All those pitchers ahead of Tillman on the win list had lower ERAs except for Price, as did Verlander, Aaron Sanchez, who led the American League in ERA (3.00) and Masahiro Tanaka. 
No one will argue that Tillman is in the class of Verlander, Kluber or for this year, Porcello, but had he not been shut down for three weeks late in the season, he could have gotten some votes for the Cy Young Award. 

Tillman completed at least six innings in 17 of his 30 starts, and in his third straight Opening Day start, left after two perfect innings only because of a lengthy rain delay. 

By the Orioles’ 68th game, Tillman had won his 10th game and was a sparkling 10-1 with a 3.11 ERA and seemingly on his way for Cy Young and All-Star Game consideration.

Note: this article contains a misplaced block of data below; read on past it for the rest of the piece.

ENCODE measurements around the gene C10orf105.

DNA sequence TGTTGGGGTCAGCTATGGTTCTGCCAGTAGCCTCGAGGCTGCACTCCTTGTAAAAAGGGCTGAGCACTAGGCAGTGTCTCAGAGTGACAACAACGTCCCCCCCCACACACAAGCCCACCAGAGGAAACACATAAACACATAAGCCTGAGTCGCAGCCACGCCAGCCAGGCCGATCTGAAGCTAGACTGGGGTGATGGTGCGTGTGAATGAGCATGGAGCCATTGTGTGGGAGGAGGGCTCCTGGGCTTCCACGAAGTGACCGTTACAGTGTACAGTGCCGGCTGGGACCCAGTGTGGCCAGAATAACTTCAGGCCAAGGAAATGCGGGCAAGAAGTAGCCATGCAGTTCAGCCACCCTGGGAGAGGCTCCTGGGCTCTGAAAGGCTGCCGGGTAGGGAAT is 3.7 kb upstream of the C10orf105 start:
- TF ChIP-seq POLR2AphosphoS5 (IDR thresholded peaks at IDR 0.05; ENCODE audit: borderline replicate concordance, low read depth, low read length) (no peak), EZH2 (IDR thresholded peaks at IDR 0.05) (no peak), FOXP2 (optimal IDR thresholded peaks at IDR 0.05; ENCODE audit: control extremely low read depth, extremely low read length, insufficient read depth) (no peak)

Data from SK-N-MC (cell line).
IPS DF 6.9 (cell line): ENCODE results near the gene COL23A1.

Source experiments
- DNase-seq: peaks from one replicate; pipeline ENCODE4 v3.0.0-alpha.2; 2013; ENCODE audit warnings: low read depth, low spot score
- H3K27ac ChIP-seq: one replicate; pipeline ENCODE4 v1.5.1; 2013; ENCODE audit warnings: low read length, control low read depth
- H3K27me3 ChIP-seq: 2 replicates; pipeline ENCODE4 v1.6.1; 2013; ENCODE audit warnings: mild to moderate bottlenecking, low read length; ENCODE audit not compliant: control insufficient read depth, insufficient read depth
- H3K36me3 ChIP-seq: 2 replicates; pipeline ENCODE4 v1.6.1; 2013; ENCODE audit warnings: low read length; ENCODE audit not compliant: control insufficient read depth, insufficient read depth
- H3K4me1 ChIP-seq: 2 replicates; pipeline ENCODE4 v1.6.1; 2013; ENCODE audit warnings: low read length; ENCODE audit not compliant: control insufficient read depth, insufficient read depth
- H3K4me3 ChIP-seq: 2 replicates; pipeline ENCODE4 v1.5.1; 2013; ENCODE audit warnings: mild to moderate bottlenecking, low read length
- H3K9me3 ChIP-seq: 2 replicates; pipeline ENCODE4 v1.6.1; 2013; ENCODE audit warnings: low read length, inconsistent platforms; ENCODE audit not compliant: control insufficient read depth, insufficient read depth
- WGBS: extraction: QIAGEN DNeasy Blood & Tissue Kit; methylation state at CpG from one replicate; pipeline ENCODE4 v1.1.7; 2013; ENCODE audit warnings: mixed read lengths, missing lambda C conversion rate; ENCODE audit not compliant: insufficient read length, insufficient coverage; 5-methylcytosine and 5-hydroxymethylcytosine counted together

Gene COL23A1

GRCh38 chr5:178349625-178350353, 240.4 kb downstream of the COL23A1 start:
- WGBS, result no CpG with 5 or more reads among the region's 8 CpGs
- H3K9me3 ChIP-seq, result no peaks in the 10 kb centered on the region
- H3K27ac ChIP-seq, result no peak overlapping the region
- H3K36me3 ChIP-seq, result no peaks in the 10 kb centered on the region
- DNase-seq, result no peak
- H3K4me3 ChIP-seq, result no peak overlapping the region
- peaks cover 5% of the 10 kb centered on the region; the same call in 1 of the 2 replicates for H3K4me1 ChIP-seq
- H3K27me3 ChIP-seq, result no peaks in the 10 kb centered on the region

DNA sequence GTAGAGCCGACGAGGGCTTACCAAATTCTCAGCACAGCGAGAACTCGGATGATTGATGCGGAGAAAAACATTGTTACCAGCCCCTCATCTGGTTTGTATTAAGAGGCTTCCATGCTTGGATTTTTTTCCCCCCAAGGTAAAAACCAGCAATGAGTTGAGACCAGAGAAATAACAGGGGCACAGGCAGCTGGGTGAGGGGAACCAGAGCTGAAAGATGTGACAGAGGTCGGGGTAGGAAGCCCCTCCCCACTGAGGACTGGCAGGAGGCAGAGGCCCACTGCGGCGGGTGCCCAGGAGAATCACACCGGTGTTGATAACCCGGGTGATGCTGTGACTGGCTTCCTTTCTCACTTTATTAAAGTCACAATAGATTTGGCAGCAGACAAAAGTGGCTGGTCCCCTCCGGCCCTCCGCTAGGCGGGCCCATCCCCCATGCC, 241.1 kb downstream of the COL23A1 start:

But instead of becoming the Orioles’ first 20-game winner since Boddicker in 1984, Tillman had two bad starts where he allowed 10 runs in 9 2/3 innings, and was passed over for the All-Star Game. 

Tillman was a late add for the 2013 game, but didn’t pitch. 

Following those starts, Tillman pitched four brilliant games, throwing seven innings each time and allowing a total of four runs and just 14 hits. 

While that 14-2 record looked great on July 21, it was obvious his shoulder was bothering him and won just two of his final nine starts. 

Overall, a 16-6 record and 3.77 ERA wasn’t bad and earned him the start in the wild-card game. 

Tillman’s WAR of 4.1 was the second highest of his career, behind only the 4.4 of 2013, the other time he won 16 games.